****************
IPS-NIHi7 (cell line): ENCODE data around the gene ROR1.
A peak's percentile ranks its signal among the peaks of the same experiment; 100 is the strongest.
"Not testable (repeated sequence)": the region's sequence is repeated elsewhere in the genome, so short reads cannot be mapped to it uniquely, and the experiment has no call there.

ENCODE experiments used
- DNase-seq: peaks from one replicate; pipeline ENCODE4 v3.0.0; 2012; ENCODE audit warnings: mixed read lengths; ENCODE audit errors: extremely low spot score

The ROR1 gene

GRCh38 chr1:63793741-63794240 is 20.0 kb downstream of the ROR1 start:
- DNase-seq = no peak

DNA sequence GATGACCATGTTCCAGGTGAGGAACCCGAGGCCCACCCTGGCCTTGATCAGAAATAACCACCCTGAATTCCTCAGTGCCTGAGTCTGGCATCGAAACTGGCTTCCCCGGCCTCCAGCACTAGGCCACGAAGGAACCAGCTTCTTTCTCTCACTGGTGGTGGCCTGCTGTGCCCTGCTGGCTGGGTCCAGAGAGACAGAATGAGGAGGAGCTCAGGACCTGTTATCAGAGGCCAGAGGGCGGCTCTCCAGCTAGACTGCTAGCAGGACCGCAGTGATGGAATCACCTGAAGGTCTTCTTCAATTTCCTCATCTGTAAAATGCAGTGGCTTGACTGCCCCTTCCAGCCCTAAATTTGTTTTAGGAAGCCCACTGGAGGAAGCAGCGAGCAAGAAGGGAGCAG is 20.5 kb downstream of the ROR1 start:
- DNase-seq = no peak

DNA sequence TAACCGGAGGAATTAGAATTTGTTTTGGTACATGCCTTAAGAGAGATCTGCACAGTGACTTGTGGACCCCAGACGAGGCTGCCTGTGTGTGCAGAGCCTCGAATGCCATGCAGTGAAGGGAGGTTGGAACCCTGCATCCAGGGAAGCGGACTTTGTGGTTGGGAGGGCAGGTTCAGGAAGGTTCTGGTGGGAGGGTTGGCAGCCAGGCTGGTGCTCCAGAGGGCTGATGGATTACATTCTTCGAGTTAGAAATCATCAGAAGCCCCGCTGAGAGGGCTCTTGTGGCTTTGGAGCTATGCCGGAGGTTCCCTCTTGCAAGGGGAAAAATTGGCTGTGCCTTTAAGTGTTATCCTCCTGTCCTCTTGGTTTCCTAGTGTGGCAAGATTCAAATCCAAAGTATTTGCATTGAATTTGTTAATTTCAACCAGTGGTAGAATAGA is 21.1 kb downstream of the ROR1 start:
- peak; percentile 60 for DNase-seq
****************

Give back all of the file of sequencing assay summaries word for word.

IPS-NIHi7 (cell line): ENCODE data around the gene ROR1.
A peak's percentile ranks its signal among the peaks of the same experiment; 100 is the strongest.
"Not testable (repeated sequence)": the region's sequence is repeated elsewhere in the genome, so short reads cannot be mapped to it uniquely, and the experiment has no call there.

ENCODE experiments used
- DNase-seq: peaks from one replicate; pipeline ENCODE4 v3.0.0; 2012; ENCODE audit warnings: mixed read lengths; ENCODE audit errors: extremely low spot score

The ROR1 gene

GRCh38 chr1:63793741-63794240 is 20.0 kb downstream of the ROR1 start:
- DNase-seq = no peak

DNA sequence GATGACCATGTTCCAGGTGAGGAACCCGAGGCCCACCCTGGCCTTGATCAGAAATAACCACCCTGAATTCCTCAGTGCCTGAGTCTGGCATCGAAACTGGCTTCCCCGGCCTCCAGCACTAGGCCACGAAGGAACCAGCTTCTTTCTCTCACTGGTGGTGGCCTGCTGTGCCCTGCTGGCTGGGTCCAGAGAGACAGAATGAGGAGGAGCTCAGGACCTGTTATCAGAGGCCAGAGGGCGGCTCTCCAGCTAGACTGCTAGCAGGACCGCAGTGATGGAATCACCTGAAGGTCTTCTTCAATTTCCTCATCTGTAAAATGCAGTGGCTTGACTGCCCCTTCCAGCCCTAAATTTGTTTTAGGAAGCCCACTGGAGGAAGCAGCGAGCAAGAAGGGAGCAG is 20.5 kb downstream of the ROR1 start:
- DNase-seq = no peak

DNA sequence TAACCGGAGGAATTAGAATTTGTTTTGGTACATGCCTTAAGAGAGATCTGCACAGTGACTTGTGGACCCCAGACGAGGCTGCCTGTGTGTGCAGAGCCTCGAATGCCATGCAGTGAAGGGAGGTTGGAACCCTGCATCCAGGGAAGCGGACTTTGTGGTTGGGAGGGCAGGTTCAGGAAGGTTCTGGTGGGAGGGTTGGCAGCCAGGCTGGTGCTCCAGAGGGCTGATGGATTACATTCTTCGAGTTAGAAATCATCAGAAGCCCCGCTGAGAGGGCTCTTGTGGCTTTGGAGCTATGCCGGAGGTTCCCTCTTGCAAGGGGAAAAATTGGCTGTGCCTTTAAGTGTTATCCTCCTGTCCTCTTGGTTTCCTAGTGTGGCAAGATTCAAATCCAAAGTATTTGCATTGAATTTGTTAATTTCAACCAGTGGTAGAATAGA is 21.1 kb downstream of the ROR1 start:
- peak; percentile 60 for DNase-seq